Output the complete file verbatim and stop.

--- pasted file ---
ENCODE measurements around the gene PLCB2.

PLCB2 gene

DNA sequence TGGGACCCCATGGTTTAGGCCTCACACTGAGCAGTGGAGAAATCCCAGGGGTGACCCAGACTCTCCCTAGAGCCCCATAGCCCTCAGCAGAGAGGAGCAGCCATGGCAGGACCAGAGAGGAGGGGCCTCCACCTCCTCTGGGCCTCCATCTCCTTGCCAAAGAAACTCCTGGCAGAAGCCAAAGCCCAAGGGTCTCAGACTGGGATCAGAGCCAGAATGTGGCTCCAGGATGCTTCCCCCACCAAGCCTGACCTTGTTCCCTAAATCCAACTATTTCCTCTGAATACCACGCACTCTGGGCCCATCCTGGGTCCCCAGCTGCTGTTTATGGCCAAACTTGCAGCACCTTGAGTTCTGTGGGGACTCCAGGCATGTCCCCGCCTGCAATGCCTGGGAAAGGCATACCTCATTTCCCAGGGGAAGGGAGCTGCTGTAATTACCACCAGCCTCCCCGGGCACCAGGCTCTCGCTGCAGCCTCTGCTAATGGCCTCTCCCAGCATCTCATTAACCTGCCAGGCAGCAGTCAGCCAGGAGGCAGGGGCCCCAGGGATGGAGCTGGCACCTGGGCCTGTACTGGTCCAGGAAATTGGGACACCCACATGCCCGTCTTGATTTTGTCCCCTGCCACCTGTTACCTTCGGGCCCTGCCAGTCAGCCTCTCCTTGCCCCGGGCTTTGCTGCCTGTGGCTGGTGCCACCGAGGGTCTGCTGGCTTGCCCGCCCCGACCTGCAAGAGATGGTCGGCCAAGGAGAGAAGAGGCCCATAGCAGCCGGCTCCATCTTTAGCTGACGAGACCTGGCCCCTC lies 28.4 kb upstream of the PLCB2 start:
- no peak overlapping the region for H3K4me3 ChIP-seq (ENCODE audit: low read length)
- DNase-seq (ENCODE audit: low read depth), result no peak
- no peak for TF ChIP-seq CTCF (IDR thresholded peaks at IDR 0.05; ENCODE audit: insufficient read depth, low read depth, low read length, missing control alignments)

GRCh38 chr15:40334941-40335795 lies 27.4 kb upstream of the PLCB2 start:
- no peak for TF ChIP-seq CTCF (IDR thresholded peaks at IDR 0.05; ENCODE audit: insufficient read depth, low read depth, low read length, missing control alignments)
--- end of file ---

ENCODE measurements around the gene PLCB2.

PLCB2 gene

DNA sequence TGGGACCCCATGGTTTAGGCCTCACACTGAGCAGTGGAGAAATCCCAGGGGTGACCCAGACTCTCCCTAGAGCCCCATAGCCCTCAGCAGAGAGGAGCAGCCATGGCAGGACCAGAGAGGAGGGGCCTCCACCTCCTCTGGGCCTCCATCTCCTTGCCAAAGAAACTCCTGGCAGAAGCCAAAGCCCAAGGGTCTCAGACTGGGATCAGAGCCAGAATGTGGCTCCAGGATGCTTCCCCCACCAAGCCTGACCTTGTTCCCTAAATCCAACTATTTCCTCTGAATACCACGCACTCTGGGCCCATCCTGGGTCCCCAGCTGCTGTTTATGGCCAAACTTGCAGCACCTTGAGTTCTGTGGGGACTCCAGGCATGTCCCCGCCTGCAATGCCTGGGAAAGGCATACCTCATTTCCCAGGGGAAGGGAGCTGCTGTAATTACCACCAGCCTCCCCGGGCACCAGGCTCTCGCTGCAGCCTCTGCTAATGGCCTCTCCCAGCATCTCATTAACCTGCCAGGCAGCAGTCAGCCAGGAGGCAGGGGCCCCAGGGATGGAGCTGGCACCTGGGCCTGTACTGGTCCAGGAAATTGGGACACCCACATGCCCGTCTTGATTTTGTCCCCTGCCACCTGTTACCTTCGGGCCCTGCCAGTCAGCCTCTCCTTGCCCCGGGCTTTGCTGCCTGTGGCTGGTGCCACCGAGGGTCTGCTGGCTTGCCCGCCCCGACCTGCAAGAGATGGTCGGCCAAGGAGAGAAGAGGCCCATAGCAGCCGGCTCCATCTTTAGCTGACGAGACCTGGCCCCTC lies 28.4 kb upstream of the PLCB2 start:
- no peak overlapping the region for H3K4me3 ChIP-seq (ENCODE audit: low read length)
- DNase-seq (ENCODE audit: low read depth), result no peak
- no peak for TF ChIP-seq CTCF (IDR thresholded peaks at IDR 0.05; ENCODE audit: insufficient read depth, low read depth, low read length, missing control alignments)

GRCh38 chr15:40334941-40335795 lies 27.4 kb upstream of the PLCB2 start:
- no peak for TF ChIP-seq CTCF (IDR thresholded peaks at IDR 0.05; ENCODE audit: insufficient read depth, low read depth, low read length, missing control alignments)